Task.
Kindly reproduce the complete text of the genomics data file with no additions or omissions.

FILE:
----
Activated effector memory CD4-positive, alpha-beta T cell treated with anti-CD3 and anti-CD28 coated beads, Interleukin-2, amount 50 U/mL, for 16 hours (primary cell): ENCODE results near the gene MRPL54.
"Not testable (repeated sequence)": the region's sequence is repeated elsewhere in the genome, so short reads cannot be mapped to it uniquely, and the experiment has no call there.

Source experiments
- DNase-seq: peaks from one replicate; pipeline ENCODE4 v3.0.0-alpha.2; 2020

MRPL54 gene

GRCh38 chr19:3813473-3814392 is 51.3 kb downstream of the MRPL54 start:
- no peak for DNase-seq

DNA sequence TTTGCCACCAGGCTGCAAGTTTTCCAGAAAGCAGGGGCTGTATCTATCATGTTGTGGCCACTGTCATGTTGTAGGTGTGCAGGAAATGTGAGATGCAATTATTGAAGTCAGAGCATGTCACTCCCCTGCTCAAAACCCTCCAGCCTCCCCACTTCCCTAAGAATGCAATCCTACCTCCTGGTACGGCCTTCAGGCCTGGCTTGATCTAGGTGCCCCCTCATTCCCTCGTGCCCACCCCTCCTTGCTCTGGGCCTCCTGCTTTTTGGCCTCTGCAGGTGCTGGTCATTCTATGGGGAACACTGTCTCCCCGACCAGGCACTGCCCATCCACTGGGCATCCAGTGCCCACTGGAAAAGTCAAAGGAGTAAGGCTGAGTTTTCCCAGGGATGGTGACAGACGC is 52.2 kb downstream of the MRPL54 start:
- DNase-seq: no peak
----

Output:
Activated effector memory CD4-positive, alpha-beta T cell treated with anti-CD3 and anti-CD28 coated beads, Interleukin-2, amount 50 U/mL, for 16 hours (primary cell): ENCODE results near the gene MRPL54.
"Not testable (repeated sequence)": the region's sequence is repeated elsewhere in the genome, so short reads cannot be mapped to it uniquely, and the experiment has no call there.

Source experiments
- DNase-seq: peaks from one replicate; pipeline ENCODE4 v3.0.0-alpha.2; 2020

MRPL54 gene

GRCh38 chr19:3813473-3814392 is 51.3 kb downstream of the MRPL54 start:
- no peak for DNase-seq

DNA sequence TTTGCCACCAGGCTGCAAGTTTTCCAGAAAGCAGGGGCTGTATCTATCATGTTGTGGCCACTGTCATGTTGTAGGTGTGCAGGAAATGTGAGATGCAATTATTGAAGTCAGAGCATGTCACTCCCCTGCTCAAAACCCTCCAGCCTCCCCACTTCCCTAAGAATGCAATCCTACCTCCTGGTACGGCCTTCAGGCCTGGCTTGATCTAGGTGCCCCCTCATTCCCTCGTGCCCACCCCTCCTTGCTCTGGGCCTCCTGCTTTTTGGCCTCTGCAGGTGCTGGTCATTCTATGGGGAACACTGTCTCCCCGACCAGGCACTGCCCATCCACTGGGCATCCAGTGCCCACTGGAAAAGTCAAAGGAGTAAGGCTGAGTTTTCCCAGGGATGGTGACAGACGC is 52.2 kb downstream of the MRPL54 start:
- DNase-seq: no peak